He has just made a movie while he, for the last three years, has been living under heavy protection. He is subject to death threats every other day. What is really controversial in this case, I think, is that Europe cannot unite around one of its fundamental values, which is free speech and open debate. You should be allowed to say what you want without risking being killed or receiving death threats.

RFE/RL: I gather you've seen Geert Wilders' movie. Wilders said he made a "very decent film" that was "within the boundaries of the law." He added that the film was a call for debate. What did you think?

Rose: I think this is like an op-ed in the newspaper. I think it's a pretty simplistic movie. It's not very well done. I would compare it to what Michael Moore did in "Fahrenheit 9/11." It's a propaganda movie, it's simplistic. And what's interesting here is not so much the movie itself, because there's nothing new in there. What is really interesting are the reactions we are receiving, both within the Muslim world, within the Muslim community in Europe and within European governments. This is what we have to debate.

The film in itself holds nothing new. And I have to stress that Wilders does not even appear in the movie. This movie is made up of documentary pictures linked together by quotes from the Koran. And what Wilders wants to say is that the violence -- in 9/11, 7/7 in London, in Madrid, the killing of [Dutch filmmaker] Theo van Gogh and others acts -- was committed by Muslims in the name of Islam. And he referred to the quotes in the Koran that -- according to the people who committed these acts, justified their actions. So, Wilders didn't make up things. I just think he didn't strike the right balance.

Absent in this movie were all the moderate Muslims that also live in Europe and are trying to build a normal life, as everybody else. They were not part of this movie. But you know, I read letters to the editor and op-eds in the newspaper every day that are lacking this kind of balance. And they do not receive the same kind of attention and reactions.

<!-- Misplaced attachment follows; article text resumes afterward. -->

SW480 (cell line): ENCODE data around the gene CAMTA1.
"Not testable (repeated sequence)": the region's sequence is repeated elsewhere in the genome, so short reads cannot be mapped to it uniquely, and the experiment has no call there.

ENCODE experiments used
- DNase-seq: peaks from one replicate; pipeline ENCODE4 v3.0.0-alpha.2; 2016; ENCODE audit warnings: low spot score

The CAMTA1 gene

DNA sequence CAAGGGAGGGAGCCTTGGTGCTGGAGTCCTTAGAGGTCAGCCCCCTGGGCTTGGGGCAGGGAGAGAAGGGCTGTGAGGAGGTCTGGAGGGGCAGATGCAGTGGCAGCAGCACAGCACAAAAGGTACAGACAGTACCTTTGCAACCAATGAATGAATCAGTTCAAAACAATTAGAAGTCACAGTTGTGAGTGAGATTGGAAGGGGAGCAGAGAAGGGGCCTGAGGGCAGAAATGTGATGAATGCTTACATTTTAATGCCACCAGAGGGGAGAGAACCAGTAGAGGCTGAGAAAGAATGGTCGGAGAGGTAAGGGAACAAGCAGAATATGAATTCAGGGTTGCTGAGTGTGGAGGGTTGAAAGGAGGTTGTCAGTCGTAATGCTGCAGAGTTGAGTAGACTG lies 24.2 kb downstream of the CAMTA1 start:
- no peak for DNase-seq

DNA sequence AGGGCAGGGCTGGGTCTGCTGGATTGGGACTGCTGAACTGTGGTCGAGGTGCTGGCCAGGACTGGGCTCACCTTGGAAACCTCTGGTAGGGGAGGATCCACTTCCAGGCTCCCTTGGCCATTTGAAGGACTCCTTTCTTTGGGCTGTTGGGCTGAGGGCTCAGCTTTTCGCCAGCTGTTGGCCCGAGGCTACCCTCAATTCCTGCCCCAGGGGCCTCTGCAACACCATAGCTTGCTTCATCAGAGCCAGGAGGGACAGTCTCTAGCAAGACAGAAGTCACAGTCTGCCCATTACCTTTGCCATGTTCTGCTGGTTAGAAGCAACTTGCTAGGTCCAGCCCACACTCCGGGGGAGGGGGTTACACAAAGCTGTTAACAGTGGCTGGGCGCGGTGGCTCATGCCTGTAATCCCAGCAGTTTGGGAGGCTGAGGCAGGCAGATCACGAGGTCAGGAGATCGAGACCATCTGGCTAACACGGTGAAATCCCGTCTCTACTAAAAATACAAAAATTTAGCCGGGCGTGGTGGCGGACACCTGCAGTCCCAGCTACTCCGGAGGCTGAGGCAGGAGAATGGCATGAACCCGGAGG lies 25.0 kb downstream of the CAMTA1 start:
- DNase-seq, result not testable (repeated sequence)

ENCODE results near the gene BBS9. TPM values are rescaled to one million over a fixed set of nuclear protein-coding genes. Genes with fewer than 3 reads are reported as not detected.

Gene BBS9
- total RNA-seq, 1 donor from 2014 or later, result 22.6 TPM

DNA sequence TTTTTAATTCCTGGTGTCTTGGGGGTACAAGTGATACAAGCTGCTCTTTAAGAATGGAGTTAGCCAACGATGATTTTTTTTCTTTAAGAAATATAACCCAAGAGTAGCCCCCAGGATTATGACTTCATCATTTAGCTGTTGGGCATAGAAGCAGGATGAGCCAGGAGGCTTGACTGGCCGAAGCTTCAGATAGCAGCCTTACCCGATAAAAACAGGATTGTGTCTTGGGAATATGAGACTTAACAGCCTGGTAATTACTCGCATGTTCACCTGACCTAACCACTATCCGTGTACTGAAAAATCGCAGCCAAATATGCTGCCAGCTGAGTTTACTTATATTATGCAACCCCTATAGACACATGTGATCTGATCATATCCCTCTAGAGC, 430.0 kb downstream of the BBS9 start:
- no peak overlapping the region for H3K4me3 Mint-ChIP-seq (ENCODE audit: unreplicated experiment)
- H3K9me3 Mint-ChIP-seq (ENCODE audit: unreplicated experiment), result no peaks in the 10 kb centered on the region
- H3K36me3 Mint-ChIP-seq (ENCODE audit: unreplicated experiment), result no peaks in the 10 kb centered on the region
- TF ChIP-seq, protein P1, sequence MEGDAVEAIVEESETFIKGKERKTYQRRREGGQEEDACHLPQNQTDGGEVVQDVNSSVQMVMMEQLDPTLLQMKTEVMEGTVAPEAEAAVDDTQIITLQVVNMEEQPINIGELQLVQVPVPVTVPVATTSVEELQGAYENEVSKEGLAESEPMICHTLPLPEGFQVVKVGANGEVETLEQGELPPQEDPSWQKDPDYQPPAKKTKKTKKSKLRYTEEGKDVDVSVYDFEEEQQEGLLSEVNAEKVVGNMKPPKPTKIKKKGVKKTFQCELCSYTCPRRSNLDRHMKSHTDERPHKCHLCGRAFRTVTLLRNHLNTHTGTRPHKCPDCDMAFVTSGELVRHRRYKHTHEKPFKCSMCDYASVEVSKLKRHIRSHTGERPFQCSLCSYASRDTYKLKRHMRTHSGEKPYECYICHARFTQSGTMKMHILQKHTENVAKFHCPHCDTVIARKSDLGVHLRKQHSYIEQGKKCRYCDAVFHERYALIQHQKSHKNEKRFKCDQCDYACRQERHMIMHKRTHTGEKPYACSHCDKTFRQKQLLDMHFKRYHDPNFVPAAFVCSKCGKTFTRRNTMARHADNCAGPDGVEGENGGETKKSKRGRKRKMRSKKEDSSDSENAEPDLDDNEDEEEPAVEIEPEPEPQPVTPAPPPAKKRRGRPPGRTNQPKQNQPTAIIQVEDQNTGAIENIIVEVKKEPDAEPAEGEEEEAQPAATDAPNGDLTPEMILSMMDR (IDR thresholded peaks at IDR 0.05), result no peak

RFE/RL: In a sense, you could argue that Wilders has fallen into the same trap as the jihadists -- he' s painting all Muslims with the same brush, just like the jihadists see all non-Muslims as 'infidels.' Everyone is either 'good' or 'evil.'

Rose: I think that is a very unfortunate comparison and it reminds me of the Cold War, when some people in Europe were saying: "The United States and the Soviet Union are equally bad." There was a great difference between the United States and the Soviet Union during the Cold War. And there is a great difference between the jihadists and Geert Wilders. The fundamental difference is that Wilders is not threatening anyone. He doesn't want to kill anyone, he's not intimidating anyone. Yes, he is painting a very simplistic picture of Muslims. But it is also a fact of life that a lot of violence is being committed in the name of Islam. And that is what he shows in this film.

RFE/RL: Lastly, where do we go from here? There are increasing Muslim populations in many European countries. Is there no sense you should meet them halfway? Does European society make no concessions? Does it simply say: "Accept our rules or get out?" Is there a way to make everyone more comfortable and avoid confrontation or would that betray key principles?

Rose: This is a process and I think from situation to situation, you'll have to negotiate -- what is negotiable and what is nonnegotiable. I think that free speech is nonnegotiable. I think that Islamic countries and quite a few Muslims inside Europe are pushing for passing laws to protect religious sensibilities. And unfortunately, a lot of European laws have blasphemy laws on the books, although they are not being put into practice anymore. I think we have to remove them as fast as possible so these laws will not be applied in this new situation.

I don't think that you should offend people just for the sake of offending them or make a provocation just for the sake of making a provocation. But I think we'll have to be very clear that in a democratic society, you do have many rights -- the right to vote, the right to free movement, the right to assembly, freedom of religion, free speech etc.... But the only right you do not have is the right not to be offended.

And it seems to me that some people now want to legislate, in order to protect people against being offended. You had two paragraphs in the Soviet penal code -- I think it was Nos. 70 and 190. And all the dissidents in the Soviet Union were put into labor camps referring to these two laws on protecting the Soviet way of life and punishing people defaming Marxism-Leninism. This attempt to protect people's religious sensibilities is being misused around the world every day. And I would not like to see Europe in a situation where they will go down this road. I think it's very dangerous.